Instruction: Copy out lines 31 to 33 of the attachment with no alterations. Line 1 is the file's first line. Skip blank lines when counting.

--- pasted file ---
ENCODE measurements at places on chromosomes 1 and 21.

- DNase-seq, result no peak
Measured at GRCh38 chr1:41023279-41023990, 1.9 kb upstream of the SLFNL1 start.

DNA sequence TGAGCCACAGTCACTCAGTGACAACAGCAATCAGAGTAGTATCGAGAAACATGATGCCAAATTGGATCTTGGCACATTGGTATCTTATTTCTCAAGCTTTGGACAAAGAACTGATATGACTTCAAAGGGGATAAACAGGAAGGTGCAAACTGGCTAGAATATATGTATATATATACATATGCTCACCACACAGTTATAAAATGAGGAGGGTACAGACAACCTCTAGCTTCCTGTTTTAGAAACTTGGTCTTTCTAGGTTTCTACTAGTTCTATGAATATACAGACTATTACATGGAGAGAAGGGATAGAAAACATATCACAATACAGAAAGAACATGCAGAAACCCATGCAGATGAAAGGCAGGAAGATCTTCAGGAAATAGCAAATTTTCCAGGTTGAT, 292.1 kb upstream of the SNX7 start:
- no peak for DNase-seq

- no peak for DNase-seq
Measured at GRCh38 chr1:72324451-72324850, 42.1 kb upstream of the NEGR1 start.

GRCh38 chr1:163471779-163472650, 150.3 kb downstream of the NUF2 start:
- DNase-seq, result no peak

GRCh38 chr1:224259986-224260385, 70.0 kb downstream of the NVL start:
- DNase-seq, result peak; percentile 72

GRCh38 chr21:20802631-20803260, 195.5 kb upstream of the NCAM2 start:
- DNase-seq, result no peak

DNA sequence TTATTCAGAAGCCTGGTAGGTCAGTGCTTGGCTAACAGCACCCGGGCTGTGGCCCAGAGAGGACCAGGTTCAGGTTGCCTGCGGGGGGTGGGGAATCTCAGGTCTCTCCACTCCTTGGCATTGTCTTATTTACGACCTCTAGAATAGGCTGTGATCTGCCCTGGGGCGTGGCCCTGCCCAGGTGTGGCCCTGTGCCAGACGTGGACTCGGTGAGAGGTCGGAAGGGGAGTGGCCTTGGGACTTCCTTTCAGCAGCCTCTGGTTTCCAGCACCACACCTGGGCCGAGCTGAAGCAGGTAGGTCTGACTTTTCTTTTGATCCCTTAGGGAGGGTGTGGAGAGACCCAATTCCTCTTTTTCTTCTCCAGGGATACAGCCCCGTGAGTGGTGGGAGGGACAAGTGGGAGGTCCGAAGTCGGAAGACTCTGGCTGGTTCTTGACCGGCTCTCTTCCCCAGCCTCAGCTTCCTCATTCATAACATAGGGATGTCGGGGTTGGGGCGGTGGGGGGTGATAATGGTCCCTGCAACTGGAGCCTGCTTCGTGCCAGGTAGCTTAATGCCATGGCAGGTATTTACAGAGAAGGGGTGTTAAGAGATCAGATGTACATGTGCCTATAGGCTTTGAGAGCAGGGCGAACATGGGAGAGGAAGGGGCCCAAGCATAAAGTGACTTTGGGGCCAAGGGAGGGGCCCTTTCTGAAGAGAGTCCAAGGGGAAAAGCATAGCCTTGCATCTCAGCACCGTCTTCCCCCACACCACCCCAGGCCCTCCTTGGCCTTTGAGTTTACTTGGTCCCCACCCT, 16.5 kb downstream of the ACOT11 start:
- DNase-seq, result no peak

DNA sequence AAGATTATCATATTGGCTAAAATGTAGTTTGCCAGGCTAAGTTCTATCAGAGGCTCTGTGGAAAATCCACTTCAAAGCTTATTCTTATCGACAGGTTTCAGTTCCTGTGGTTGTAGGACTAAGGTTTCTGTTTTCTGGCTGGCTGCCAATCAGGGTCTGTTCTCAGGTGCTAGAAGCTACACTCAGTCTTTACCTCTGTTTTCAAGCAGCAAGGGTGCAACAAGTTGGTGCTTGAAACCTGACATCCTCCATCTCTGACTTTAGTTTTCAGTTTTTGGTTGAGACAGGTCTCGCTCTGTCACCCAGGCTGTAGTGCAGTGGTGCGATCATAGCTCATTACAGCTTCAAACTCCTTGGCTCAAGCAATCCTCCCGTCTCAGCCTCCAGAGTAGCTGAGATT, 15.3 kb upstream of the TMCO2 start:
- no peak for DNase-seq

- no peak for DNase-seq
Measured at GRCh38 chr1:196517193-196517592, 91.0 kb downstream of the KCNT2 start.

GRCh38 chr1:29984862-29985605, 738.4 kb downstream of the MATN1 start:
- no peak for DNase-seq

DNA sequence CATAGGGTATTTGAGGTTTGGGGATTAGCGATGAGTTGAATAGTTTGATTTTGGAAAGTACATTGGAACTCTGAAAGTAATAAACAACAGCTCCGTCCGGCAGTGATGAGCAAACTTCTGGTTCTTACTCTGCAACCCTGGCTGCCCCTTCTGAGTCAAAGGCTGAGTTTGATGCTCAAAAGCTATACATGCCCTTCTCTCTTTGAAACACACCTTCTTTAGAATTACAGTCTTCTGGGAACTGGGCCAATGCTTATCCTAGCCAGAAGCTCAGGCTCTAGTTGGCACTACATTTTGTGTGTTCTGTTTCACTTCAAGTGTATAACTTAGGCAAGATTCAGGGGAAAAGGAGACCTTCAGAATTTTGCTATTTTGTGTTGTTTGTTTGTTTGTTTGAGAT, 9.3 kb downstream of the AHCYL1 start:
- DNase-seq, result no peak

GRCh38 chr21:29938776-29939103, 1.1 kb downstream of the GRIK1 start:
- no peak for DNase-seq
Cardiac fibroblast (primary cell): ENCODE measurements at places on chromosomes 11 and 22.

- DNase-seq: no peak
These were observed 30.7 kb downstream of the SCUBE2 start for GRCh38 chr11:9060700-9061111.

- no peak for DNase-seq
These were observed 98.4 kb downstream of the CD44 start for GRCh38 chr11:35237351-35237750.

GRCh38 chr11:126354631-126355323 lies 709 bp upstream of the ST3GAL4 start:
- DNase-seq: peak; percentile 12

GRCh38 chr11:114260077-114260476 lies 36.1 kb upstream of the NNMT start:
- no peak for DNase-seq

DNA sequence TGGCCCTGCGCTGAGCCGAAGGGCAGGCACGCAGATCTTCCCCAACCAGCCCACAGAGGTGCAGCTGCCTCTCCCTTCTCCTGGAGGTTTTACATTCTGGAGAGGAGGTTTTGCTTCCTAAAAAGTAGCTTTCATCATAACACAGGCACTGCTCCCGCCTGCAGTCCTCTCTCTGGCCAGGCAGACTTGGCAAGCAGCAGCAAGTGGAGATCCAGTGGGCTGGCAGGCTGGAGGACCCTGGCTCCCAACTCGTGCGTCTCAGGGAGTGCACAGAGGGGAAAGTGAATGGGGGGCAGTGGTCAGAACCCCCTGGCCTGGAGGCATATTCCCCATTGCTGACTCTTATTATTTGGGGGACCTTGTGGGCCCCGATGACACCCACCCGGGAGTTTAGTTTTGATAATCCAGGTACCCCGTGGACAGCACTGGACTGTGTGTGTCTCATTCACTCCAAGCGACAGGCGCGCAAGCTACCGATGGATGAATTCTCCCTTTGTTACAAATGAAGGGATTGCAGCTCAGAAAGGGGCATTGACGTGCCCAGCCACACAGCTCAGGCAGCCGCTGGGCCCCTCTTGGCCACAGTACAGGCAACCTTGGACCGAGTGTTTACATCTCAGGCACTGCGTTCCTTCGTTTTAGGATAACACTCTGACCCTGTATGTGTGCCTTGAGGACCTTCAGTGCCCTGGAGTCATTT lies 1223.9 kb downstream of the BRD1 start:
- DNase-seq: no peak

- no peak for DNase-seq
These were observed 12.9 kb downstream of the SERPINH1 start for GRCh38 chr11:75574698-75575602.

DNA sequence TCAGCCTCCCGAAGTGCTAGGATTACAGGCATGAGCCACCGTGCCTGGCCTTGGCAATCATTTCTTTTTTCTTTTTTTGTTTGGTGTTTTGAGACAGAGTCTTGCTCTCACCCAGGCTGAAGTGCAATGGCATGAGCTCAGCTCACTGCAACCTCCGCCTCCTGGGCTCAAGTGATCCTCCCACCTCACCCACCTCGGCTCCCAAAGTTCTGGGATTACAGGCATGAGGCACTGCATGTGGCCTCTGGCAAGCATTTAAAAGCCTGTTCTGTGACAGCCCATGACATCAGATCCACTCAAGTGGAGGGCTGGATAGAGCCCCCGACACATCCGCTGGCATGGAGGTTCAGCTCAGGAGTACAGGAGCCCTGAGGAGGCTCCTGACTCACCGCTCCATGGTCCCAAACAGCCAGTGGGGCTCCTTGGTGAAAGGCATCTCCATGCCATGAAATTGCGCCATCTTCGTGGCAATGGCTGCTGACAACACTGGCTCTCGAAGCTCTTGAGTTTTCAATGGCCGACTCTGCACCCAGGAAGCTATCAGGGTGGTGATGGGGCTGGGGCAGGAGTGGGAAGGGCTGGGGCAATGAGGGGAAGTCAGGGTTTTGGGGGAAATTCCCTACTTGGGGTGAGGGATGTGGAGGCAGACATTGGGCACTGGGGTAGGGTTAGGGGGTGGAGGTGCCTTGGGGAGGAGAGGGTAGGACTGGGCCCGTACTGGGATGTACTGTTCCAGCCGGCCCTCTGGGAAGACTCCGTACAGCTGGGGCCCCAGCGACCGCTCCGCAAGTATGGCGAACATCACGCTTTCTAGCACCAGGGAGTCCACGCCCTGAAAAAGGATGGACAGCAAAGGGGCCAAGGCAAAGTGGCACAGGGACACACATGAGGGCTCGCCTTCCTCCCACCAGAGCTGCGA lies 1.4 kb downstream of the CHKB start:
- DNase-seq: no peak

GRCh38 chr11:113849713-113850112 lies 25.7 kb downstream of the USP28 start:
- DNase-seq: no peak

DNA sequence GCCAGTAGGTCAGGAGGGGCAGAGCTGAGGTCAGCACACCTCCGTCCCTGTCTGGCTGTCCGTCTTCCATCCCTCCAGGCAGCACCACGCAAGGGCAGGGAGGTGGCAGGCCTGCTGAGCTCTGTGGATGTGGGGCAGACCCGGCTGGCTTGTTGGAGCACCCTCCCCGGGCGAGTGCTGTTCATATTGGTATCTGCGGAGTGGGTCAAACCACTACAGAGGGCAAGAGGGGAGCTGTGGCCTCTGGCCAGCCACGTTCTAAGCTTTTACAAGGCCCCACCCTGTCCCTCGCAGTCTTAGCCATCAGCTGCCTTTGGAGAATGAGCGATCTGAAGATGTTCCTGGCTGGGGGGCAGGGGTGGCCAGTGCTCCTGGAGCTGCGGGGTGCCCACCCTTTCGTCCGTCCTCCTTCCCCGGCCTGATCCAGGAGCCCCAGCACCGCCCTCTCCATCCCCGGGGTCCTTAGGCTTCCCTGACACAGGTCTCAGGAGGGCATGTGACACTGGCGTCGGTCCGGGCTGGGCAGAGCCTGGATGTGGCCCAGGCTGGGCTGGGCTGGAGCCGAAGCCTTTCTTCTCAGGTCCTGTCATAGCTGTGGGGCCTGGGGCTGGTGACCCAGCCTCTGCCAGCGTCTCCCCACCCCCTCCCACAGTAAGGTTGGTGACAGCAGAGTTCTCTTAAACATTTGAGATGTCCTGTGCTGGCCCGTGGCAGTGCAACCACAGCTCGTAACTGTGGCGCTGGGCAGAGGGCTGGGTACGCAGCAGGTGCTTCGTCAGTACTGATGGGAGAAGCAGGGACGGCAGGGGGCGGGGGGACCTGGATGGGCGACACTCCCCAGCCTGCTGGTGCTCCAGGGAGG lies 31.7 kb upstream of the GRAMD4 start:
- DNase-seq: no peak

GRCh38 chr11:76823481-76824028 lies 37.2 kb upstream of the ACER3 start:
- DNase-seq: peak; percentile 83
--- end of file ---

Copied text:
GRCh38 chr11:126354631-126355323 lies 709 bp upstream of the ST3GAL4 start:
- DNase-seq: peak; percentile 12

GRCh38 chr11:114260077-114260476 lies 36.1 kb upstream of the NNMT start: